Book Review: Practical Packet Analysis, 2nd ed
Last Updated: 2012-02-07 01:18:30 UTC
by Jim Clausing (Version: 1)
A few months ago, the good folks at No Starch Press sent me a review copy of Chris Sanders' book Practical Packet Analysis, Using Wireshark to Solve Real-world Problems, 2nd Edition. While this isn't something we normally do here, since it has been a rather slow day at the Internet Storm Center, I thought this would be a great opportunity to share a short review of the book. As many of our regular readers are probably aware, I tend to use command-line tools such as tcpdump, snort, tshark, scapy, or even Perl to perform packet analysis. I prefer the command-line tools because when possible I like to script my analysis and GUI tools don't lend themselves to that.
This book (actually, starting with the 1st edition) was one that had been on my list of books I wanted to read for quite some time, but I had never gotten around to buying it, so I jumped at this opportunity when it presented itself. I really wanted to love the book, but wasn't quite able to get there. A couple of small technical errors bothered me (probably more than they should have) and I was a little confused at who the target audience was (for example, if the book is targeted at newbies, it doesn't make sense to me to introduce filters before explaining the structure of IP packets including the IP, TCP, and UDP headers; if aimed at experienced networking folks, why bother with explaining the OSI model again). Even so, I did like the book. Starting with chapter 8 is where I think the book really becomes worthwhile. I especially like the idea of using "real-world scenarios" (even if sometimes a bit contrived) to teach the features of a tool. This is often one of the best ways to teach new techniques or concepts. I learned some new tricks for both wireshark and tshark which itself would have made it worth the price to me. I'm not going to give it stars or anything, but I do recommend this book to folks that aren't wireshark experts (and even those who have plenty of wireshark experience may pick up a new trick or two).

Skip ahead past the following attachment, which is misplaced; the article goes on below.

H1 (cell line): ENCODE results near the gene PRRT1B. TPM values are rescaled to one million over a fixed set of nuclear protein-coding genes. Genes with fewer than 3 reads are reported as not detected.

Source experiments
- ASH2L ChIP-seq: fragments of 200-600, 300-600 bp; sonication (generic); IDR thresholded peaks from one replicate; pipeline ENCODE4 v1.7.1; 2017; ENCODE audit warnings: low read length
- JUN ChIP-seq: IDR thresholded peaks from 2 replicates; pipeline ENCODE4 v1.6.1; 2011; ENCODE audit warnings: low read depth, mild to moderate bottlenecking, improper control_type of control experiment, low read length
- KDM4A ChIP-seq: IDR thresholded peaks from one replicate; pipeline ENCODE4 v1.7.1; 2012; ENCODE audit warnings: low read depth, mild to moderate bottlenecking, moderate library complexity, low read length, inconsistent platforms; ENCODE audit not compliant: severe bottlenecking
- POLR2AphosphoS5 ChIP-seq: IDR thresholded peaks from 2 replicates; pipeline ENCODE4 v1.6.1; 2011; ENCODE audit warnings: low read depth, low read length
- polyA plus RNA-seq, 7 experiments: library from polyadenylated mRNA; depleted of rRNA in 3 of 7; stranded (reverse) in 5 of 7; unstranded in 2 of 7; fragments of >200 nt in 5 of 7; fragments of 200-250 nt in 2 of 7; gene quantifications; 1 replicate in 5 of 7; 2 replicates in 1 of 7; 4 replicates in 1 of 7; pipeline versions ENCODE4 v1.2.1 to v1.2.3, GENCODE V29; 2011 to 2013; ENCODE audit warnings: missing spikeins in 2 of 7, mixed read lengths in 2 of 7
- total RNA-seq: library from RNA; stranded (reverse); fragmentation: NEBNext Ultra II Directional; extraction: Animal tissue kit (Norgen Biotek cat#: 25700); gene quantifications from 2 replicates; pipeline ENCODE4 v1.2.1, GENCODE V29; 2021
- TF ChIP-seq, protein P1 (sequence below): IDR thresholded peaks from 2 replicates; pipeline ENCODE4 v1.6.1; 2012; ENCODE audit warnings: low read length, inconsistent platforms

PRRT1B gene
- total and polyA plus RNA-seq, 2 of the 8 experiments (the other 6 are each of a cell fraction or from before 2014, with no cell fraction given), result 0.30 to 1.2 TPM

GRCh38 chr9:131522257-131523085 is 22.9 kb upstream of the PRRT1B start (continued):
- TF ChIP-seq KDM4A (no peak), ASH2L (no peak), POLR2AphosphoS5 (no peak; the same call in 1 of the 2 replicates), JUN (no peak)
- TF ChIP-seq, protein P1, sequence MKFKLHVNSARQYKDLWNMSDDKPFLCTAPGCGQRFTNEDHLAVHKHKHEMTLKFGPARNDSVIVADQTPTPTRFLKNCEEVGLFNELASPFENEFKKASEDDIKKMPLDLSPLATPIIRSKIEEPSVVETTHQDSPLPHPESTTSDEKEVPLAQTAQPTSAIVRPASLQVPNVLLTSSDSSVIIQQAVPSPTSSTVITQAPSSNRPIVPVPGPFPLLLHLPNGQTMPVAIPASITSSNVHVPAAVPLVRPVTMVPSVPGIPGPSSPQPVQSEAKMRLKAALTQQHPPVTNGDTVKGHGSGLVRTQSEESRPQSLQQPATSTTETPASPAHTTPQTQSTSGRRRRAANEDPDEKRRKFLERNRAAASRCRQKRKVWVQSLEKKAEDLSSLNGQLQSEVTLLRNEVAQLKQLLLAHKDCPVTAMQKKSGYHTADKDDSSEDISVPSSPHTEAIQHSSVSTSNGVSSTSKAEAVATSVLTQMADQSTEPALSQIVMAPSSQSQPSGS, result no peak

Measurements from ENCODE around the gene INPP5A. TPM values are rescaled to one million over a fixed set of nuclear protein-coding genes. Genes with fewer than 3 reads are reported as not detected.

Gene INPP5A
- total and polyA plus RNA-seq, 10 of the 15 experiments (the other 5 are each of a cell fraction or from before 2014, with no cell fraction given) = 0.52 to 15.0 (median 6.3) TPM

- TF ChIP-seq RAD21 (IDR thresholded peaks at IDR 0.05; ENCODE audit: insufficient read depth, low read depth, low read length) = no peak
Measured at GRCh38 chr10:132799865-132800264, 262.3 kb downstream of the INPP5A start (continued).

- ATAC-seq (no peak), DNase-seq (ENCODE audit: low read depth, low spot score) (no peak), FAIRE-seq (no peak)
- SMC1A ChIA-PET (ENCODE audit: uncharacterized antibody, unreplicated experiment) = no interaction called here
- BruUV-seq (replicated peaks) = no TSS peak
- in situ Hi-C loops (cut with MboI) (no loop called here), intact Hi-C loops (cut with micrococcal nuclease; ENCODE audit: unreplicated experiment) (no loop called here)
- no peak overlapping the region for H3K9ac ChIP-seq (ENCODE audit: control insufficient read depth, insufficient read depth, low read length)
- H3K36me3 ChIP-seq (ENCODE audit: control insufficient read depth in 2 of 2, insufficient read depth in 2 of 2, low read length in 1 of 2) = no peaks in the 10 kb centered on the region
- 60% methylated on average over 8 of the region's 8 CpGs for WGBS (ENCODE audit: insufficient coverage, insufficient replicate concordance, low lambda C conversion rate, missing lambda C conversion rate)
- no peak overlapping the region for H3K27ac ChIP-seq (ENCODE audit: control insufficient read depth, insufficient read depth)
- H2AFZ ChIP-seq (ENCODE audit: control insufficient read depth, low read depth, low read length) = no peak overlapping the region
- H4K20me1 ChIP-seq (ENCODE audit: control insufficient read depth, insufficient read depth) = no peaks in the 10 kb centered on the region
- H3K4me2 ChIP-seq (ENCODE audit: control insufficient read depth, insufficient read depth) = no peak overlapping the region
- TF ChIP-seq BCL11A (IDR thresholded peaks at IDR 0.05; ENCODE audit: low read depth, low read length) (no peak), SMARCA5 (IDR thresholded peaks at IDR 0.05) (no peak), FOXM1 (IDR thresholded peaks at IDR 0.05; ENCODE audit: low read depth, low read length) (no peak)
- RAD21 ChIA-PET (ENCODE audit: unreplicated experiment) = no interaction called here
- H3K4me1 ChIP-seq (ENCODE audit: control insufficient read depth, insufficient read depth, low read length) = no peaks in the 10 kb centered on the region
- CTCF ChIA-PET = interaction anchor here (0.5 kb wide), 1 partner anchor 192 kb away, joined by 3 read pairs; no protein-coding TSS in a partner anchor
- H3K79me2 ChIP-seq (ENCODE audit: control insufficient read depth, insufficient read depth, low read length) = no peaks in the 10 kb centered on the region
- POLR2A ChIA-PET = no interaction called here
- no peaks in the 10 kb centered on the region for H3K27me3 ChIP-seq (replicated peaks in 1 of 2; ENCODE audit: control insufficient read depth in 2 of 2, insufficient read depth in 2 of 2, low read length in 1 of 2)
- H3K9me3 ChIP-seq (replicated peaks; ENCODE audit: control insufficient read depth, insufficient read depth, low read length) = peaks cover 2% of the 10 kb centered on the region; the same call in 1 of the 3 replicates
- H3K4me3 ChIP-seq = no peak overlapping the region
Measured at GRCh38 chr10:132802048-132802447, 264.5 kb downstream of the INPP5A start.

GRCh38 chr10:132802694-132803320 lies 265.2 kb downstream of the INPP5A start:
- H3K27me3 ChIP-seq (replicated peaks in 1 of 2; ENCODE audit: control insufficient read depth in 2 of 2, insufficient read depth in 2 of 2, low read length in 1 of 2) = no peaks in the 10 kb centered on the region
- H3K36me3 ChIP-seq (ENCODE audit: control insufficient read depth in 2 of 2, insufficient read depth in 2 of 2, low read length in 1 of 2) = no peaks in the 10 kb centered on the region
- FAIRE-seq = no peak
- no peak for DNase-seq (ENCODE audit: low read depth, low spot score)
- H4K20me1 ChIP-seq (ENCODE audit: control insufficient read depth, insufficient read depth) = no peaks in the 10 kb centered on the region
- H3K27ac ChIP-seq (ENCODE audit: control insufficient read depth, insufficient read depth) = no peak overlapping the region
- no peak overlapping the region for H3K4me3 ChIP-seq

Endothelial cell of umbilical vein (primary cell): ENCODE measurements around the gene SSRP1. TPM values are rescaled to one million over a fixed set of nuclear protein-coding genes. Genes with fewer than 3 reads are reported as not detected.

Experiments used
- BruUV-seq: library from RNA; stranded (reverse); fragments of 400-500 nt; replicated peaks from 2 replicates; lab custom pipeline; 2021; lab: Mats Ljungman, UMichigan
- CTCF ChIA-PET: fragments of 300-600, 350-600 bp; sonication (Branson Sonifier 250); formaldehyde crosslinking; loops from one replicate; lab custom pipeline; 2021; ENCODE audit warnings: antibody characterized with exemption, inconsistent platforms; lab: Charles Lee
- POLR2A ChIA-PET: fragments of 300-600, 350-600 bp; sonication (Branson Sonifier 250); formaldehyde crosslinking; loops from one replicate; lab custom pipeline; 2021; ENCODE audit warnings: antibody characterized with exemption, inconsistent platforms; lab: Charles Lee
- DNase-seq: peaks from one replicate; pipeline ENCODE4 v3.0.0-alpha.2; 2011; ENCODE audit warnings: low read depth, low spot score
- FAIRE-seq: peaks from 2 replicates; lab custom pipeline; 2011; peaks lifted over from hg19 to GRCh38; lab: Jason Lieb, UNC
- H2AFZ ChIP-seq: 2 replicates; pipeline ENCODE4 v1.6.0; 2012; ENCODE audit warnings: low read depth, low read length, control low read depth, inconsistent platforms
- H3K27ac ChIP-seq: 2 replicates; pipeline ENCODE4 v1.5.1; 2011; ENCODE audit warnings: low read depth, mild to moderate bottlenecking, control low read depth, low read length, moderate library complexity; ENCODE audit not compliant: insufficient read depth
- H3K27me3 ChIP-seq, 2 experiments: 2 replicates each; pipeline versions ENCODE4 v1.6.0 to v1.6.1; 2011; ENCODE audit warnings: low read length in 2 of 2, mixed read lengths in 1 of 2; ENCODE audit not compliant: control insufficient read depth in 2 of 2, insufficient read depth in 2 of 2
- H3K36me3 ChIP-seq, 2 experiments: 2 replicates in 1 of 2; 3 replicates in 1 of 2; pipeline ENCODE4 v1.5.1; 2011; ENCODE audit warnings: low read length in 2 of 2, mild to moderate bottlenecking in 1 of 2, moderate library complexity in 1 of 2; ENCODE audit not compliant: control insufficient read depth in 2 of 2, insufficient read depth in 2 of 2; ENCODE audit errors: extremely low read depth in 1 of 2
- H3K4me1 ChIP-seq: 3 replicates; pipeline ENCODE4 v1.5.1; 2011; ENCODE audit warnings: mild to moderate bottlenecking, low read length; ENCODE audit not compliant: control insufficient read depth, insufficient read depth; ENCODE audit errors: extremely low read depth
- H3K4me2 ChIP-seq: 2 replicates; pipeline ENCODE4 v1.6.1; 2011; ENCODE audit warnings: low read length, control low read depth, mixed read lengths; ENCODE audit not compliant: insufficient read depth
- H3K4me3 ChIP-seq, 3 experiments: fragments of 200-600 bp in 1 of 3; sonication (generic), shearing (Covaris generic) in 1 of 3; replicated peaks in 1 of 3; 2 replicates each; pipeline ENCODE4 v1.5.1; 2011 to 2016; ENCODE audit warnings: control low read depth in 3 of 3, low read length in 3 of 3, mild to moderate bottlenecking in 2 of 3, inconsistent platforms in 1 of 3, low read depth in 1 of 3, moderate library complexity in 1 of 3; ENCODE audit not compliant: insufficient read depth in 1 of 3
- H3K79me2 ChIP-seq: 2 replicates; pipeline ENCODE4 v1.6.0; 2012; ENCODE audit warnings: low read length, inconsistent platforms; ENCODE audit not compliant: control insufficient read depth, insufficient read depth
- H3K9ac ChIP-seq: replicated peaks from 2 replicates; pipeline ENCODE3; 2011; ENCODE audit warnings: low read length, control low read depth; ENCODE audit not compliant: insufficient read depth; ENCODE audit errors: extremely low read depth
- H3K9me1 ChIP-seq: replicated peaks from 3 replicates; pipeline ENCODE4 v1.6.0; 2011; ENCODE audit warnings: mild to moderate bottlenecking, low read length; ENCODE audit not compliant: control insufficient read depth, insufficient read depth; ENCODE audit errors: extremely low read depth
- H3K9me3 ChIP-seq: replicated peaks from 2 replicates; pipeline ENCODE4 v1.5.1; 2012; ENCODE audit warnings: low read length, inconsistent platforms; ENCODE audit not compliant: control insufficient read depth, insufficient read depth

Jim Clausing, GIAC GSE #26
jclausing --at-- isc [dot] sans (dot) edu